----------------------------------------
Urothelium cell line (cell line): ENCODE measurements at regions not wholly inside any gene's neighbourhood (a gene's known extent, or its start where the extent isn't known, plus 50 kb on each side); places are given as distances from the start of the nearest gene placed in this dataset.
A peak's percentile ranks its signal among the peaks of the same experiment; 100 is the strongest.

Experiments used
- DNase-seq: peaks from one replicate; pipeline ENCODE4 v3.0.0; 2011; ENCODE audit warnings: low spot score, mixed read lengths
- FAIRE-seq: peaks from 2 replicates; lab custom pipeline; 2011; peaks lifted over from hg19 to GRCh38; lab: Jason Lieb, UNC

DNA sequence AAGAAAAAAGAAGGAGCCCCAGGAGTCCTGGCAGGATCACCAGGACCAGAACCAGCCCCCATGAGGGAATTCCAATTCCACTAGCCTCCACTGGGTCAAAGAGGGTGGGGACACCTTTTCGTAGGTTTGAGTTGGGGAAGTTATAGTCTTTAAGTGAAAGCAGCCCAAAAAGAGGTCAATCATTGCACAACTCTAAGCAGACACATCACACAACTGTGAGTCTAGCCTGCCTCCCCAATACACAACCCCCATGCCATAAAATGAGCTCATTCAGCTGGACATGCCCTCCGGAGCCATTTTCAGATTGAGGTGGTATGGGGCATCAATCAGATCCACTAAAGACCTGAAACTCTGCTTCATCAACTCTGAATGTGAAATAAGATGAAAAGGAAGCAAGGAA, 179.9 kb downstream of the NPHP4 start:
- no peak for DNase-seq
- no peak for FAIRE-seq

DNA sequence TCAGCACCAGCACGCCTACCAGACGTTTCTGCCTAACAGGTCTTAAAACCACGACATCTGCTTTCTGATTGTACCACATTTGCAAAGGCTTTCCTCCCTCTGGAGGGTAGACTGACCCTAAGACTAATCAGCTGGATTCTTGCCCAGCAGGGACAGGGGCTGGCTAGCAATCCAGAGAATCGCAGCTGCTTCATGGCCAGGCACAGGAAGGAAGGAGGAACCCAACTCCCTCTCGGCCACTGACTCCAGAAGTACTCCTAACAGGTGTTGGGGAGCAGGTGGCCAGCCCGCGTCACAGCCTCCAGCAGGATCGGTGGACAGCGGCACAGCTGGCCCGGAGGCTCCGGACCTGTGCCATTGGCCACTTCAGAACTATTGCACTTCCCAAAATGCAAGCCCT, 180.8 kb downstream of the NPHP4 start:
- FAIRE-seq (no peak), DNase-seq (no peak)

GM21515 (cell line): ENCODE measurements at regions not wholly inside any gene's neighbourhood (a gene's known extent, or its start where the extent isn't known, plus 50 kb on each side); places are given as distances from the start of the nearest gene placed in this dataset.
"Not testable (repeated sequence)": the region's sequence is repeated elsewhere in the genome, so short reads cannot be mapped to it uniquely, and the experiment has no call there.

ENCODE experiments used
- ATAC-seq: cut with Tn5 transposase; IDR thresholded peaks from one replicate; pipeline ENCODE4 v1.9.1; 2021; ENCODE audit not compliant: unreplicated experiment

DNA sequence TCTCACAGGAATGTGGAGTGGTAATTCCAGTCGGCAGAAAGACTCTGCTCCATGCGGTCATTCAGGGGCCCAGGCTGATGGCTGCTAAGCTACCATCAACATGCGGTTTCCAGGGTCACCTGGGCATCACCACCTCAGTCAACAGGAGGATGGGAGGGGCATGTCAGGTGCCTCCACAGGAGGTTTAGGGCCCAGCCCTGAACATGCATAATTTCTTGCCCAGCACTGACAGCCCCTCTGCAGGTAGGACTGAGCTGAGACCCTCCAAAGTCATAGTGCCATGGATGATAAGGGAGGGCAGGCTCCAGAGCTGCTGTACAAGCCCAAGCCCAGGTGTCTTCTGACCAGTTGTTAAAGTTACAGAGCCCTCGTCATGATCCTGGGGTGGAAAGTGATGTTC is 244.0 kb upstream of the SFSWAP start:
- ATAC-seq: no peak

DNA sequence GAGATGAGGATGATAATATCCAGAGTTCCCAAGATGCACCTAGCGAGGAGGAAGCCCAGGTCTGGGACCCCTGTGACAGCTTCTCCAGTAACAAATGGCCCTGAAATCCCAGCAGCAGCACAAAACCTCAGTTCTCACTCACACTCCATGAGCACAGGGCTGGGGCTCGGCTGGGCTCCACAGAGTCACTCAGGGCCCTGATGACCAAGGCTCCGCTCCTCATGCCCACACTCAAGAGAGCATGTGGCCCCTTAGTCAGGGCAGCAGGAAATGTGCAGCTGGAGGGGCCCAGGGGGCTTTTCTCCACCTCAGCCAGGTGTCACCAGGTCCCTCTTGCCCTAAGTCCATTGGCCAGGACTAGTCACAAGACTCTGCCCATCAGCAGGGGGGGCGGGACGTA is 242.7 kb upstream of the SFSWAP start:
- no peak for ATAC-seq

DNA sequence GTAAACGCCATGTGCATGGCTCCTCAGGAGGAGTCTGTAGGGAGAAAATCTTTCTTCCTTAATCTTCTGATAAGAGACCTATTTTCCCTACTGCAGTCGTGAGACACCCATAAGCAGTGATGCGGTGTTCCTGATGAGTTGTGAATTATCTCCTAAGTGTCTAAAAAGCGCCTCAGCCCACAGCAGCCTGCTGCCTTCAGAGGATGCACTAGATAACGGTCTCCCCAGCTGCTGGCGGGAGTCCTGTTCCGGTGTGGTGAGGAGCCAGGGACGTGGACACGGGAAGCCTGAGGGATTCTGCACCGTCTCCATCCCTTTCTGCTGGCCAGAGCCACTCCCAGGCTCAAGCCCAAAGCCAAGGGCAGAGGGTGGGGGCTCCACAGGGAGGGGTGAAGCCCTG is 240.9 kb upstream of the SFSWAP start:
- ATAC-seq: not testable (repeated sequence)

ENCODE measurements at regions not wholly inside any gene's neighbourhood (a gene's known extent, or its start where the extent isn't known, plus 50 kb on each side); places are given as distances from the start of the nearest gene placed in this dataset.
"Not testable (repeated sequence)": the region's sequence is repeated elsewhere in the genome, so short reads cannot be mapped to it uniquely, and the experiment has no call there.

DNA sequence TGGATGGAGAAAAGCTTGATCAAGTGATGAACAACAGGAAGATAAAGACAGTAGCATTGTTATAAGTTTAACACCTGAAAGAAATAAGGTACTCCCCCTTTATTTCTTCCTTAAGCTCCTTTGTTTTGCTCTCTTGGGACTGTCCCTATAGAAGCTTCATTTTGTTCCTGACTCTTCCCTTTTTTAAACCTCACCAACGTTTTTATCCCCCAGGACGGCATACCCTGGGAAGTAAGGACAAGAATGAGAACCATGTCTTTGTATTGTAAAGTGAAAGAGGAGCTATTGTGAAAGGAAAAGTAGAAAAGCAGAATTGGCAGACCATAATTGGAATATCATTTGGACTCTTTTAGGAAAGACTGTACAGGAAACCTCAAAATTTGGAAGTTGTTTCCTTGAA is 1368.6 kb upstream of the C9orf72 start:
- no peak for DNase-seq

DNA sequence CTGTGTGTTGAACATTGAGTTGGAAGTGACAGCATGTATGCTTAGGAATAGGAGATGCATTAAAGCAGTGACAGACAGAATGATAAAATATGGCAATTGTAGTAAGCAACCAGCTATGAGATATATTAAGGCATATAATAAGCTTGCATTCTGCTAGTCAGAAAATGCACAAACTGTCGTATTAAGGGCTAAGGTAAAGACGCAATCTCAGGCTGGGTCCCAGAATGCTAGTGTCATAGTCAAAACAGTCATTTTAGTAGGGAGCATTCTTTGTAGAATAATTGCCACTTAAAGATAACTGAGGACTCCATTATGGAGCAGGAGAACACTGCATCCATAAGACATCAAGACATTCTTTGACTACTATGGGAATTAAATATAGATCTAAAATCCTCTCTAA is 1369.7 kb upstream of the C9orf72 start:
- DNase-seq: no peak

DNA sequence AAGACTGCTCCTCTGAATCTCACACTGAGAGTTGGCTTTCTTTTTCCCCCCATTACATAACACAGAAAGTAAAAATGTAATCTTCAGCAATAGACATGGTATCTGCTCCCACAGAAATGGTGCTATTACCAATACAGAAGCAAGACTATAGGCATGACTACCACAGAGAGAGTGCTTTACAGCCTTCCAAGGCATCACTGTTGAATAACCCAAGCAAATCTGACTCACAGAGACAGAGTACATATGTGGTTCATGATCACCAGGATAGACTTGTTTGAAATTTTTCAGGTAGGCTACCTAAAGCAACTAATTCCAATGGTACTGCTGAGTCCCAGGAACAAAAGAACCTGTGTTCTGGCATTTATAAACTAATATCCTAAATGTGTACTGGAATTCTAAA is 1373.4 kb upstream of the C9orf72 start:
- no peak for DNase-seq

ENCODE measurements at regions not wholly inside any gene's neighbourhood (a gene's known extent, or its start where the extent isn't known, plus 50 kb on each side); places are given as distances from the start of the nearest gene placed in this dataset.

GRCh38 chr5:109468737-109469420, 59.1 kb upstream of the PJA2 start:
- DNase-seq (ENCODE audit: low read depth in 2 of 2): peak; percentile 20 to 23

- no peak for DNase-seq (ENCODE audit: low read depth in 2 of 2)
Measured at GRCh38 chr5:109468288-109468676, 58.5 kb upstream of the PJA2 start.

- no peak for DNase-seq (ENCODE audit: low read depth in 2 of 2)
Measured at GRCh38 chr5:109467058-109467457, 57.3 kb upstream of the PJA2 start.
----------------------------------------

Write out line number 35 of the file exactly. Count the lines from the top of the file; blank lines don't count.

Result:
Measured at GRCh38 chr5:109467058-109467457, 57.3 kb upstream of the PJA2 start.